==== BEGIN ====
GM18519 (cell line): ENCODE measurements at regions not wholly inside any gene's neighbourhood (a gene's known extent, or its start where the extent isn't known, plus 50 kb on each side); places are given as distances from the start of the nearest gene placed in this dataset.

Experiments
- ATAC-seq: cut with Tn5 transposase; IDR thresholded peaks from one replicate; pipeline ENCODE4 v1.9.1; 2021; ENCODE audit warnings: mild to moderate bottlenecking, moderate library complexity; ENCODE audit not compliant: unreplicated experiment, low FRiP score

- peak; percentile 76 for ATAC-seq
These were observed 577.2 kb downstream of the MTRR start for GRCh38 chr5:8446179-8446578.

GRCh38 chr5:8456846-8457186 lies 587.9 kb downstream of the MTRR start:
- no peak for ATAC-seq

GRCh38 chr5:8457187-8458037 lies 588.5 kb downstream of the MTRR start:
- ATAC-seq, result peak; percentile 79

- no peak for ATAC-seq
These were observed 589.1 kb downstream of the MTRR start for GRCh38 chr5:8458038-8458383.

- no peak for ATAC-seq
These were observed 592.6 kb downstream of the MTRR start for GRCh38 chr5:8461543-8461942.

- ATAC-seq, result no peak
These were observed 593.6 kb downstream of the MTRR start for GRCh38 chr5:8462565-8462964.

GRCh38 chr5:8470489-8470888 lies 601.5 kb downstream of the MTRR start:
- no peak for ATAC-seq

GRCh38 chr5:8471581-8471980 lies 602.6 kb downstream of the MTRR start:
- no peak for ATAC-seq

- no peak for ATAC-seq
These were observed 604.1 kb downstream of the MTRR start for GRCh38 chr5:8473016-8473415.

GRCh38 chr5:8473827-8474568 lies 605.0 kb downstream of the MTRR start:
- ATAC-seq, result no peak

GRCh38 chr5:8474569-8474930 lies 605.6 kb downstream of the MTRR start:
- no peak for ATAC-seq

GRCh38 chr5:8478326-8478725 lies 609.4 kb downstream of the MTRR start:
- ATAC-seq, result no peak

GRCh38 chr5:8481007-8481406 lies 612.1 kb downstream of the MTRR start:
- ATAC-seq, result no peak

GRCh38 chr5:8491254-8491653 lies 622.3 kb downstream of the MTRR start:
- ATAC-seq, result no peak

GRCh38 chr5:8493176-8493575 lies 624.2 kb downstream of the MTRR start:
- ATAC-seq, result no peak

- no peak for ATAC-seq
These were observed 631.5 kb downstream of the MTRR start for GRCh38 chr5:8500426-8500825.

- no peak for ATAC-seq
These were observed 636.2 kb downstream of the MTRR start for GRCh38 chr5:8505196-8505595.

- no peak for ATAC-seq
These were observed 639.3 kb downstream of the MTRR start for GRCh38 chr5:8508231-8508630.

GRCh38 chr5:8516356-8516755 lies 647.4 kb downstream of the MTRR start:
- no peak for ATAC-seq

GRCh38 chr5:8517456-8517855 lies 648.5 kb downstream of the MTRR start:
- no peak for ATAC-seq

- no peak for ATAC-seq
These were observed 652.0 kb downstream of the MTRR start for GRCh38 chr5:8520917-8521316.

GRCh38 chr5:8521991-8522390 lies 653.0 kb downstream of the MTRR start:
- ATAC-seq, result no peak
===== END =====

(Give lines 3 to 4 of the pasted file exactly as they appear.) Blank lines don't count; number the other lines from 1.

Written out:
- ATAC-seq: cut with Tn5 transposase; IDR thresholded peaks from one replicate; pipeline ENCODE4 v1.9.1; 2021; ENCODE audit warnings: mild to moderate bottlenecking, moderate library complexity; ENCODE audit not compliant: unreplicated experiment, low FRiP score

- peak; percentile 76 for ATAC-seq